From the Illinois Heartland Library System member newsletter. The Helen Matthes Library in Effingham, IL also has a seed library program.
The Lebanon Public Library is pleased to offer an exciting new lending program in spring 2014. They now offer their library patrons the opportunity to ‘borrow’ heirloom and open-pollinated seeds for free! Their goal is to create a self-sustaining seed library where growers who ‘borrow’ our seeds will save and return seeds to the library after they have harvested their crops. They can then offer the more seeds to borrowers during the next growing season and the cycle can repeat itself. Over time, the seeds will become stronger and increasingly acclimated to the local growing conditions.
Seed saving has been practiced for thousands of years and is vital part of our agricultural heritage. A seed library is also an invaluable tool for community building, through the exchange of ideas and experiences that growing from seeds can bring about. There are currently over 60 seed libraries in 23 states and the number is continuing to grow. Public libraries have long encouraged ideas of sustainable living through the circulation and sharing of free library materials and resources among communities. These ideas are also aligned with the sustainability brought about by seed saving and sharing, making our public library a natural home for such a program. They hope this program is an asset to their community and the surrounding area. Lebanon has a long history of gardening and supporting those with a passion for the beautiful as well as the bountiful.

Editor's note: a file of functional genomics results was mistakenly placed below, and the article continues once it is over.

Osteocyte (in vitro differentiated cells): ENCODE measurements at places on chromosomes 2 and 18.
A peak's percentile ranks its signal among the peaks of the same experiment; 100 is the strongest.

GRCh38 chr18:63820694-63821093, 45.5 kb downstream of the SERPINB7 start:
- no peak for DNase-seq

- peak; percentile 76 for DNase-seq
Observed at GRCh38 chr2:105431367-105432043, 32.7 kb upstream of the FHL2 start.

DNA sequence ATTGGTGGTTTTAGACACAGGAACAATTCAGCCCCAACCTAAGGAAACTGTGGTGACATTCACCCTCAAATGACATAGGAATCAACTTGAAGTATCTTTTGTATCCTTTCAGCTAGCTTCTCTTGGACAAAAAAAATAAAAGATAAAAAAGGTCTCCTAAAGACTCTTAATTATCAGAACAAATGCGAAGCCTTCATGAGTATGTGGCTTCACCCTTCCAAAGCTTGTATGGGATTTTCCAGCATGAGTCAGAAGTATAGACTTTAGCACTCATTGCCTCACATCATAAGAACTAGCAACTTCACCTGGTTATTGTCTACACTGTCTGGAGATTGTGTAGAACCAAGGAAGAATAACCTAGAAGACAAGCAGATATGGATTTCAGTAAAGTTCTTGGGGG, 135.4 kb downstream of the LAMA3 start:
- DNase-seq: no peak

In setting up this program the library had input from area seed geneticists, garden club members and a plant geneticist from Cambridge University. “So far the program has been a hit,” says director Kelly Wilhelm. “People have been checking out seeds and more gardening books as well. We hope this seed library becomes a staple in our community and an asset to gardeners throughout the area.”
For more information on this trend, see Seed lending: New role for public libraries and their card catalogs!, a post from 2013 on Wolper’s Insight & Outlook blog.